Why you still can’t ditch your ca­ble box

Kuwait Times - - TECHNOLOGY -

Not that long ago, the clunky ca­ble box looked like it was on its way out. The fed­eral gov­ern­ment was pres­sur­ing ca­ble com­pa­nies to open up their near-monopoly on boxes to more com­pe­ti­tion, and in­dus­try leader Com­cast promised apps that could ren­der some boxes ob­so­lete. That was then. To­day, the vast ma­jor­ity of cus­tomers still need to rent a box to get full ser­vice from ca­ble providers, and those box-re­plac­ing apps re­main elu­sive. Here’s what hap­pened.

Ditch­ing the box

In 2015, tech com­pa­nies and con­sumer ad­vo­cates were push­ing the Fed­eral Com­mu­ni­ca­tions Com­mis­sion to open up the ca­ble-box mar­ket. The goal was to let you buy a ca­ble box the way you’d pick up a new smart­phone, spar­ing you the ex­pense of leas­ing them from ca­ble com­pa­nies for about $6 and up a month. The ca­ble in­dus­try and Hol­ly­wood hated the FCC’s Fe­bru­ary 2016 plan to “un­lock the box.” They pointed out that TV-watch­ing apps were al­ready avail­able - more on that be­low and laid out an in­dus­try pro­posal for new apps that could re­place ca­ble boxes.

Amid in­dus­try push­back, the FCC’s pro­posed rules lan­guished ahead of the 2016 elec­tion. Af­ter­ward, Pres­i­dent Don­ald Trump’s new FCC chair­man, Ajit Pai, shelved them per­ma­nently. The in­dus­try is no longer push­ing its app pro­posal with the FCC, said Brian Di­etz, a spokesman for the ca­ble lobby group NCTA. And he noted that some ca­ble and satel­lite com­pa­nies have launched apps that let cus­tomers watch video with­out a ca­ble box.

Where, oh where, are those apps?

But most ca­ble TV cus­tomers still need a box. The in­dus­try has lit­tle mo­ti­va­tion to get rid of rented ca­ble boxes or to keep its prom­ises with­out pres­sure from reg­u­la­tors, said John Bergmayer, se­nior coun­sel of the pub­lic ad­vo­cacy group Pub­lic Knowl­edge, in a fil­ing to the FCC. In 2015, Com­cast launched a box-free ca­ble ser­vice in Bos­ton called Stream, de­signed for phones, tablets and com­put­ers. At the time, the com­pany said it would roll out to all users by early 2016.

Stream, how­ever, re­mains lim­ited to Bos­ton and Chicago, although Com­cast re­port­edly in­tends to re­launch it as a broader “In­stant” ser­vice be­fore the end of Septem­ber. The com­pany says net neu­tral­ity rules and reg­u­la­tors un­der the Obama ad­min­is­tra­tion hin­dered Stream’s roll­out. It wants the FCC to spike these rules , which bar in­ter­net providers from fa­vor­ing their own con­tent. Com­cast also said in April 2016 that it was work­ing with Roku and Sam­sung to de­velop apps that, later that year, could re­place ca­ble boxes.

And it did start test­ing a Roku app in Jan­uary, although cus­tomers still need a ca­ble box while the ser­vice is in “beta.” One more draw­back: Us­ing the Roku app won’t be free if cus­tomers want it to work with more than one TV. The Sam­sung app, mean­while, re­mains un­der de­vel­op­ment. Com­cast wouldn’t com­ment be­yond blam­ing net neu­tral­ity for the de­lays.

In 2015, Char­ter and Time Warner Ca­ble started of­fer­ing apps that could re­place ca­ble boxes in some mar­kets. Nearly two years later, Char­ter says it’s now “test­ing” a ca­ble-re­place­ment app, Spec­trum Stream. (Char­ter bought Time Warner Ca­ble in 2016.) The app is avail­able in New York City upon re­quest; dur­ing a re­cent in­quiry, a cus­tomer ser­vice rep pushed a more ex­pen­sive tra­di­tional “triple play” TV, in­ter­net and phone pack­age in­stead.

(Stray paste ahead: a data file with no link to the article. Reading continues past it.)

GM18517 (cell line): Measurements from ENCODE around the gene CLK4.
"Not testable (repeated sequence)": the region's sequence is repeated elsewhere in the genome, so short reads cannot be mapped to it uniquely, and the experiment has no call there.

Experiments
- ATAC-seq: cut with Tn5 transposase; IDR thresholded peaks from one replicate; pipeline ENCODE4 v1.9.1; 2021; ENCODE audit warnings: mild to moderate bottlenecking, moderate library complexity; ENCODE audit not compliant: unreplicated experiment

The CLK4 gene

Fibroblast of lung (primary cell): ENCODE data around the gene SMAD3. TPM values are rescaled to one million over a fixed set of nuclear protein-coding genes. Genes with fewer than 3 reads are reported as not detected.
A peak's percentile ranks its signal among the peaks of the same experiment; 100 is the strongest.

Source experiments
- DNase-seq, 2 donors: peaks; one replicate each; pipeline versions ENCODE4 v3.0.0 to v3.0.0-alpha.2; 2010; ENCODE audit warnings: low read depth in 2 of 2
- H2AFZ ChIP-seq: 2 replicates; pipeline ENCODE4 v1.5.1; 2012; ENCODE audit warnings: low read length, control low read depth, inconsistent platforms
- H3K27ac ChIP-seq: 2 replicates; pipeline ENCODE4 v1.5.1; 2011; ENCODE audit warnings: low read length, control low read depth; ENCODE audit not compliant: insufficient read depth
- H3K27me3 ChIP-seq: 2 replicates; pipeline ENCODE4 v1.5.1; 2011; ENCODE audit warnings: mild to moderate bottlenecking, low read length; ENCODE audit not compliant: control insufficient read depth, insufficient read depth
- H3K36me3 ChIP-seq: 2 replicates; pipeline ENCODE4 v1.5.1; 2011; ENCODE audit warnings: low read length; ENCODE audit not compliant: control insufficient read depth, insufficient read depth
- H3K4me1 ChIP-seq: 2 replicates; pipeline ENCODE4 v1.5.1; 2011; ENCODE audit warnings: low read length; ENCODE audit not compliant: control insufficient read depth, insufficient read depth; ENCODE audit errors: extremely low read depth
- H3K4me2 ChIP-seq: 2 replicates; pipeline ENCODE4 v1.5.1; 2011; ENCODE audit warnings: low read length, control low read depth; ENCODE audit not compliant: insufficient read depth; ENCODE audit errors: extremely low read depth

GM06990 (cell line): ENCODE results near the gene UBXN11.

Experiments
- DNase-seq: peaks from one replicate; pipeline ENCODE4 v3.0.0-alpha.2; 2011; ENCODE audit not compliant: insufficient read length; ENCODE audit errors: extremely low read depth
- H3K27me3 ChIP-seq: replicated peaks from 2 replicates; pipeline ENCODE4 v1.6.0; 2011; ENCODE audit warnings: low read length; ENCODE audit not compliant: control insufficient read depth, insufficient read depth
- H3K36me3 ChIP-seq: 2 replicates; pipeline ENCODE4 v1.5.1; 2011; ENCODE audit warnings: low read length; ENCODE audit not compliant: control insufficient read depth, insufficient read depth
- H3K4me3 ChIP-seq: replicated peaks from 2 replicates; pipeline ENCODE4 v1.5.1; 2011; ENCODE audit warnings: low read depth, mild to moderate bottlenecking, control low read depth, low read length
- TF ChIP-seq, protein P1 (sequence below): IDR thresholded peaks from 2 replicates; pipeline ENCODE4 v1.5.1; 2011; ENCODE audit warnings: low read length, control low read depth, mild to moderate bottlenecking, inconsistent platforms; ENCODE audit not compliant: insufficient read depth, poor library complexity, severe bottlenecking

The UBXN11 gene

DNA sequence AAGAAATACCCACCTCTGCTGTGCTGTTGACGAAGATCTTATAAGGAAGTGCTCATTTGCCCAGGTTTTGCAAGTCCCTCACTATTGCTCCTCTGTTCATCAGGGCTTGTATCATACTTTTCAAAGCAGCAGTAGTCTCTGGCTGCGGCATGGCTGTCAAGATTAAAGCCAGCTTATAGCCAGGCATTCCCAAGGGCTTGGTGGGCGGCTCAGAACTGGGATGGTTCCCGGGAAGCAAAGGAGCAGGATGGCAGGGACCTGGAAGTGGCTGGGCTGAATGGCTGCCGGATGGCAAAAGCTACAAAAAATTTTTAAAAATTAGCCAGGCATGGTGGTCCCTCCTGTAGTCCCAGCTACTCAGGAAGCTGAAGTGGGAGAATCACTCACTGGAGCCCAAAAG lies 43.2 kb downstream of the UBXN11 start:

Ca­ble-box free TV ga­lore

The ca­ble lobby is right to point out that there are plenty of box-free TV apps avail­able. They’re just not re­ally aimed at the 94 mil­lion tra­di­tional ca­ble and satel­lite cus­tomers. “Cord cut­ters” have lots of op­tions for in­ter­net video be­yond Net­flix. On­line-ca­ble ser­vices from Dish, Sony, Hulu and YouTube let you watch live TV and record it for later. (AT&T’s DirecTV Now’s DVR hasn’t launched yet.) These ser­vices don’t fully re­place tra­di­tional ca­ble ser­vice. Ma­jor chan­nels aren’t al­ways avail­able, there have been some ser­vice qual­ity glitches, and they’ve only at­tracted an es­ti­mated few mil­lion sub­scribers. To watch in­ter­net-based TV on a TV, you prob­a­bly need a gad­get like a Roku, a Chrome­cast stick or Ap­ple TV. These don’t have monthly fees like ca­ble boxes do.

Com­cast: The bun­dle ef­fect

Even with­out these con­sumer-friendly apps, Com­cast has been able to draw video cus­tomers via its up­graded ca­ble-box sys­tem, X1, which has in­te­grated Net­flix and is ex­pected to add YouTube. It is also a mas­ter at get­ting cus­tomers to pay for more than one ser­vice. In the sec­ond quar­ter, Com­cast lost 34,000 video cus­tomers, a deeper loss than last year. It added cus­tomers for the full year in 2016, its first an­nual in­crease in a decade. Over­all, ca­ble and satel­lite TV have lost 4 mil­lion cus­tomers over the past two years, says re­search firm SNL Ka­gan.

Com­cast’s in­ter­net cus­tomers rose 175,000. Rev­enue from the in­ter­net arm could get a fur­ther boost if Trump’s FCC rolls back net neu­tral­ity rules, as ex­pected. Com­cast is also open­ing new lines of busi­ness, such as a new cell­phone ser­vice that started in May. The film and theme park busi­nesses in the NBC Uni­ver­sal arm also grew sharply dur­ing the quar­ter. Net in­come rose 24 per­cent to $2.51 bil­lion, or 52 cents per share. Rev­enue in­creased 9.8 per­cent to $21.17 bil­lion.—AP

PHILADEL­PHIA: This file photo shows a ca­ble box on top of a tele­vi­sion set in Philadel­phia. —AP

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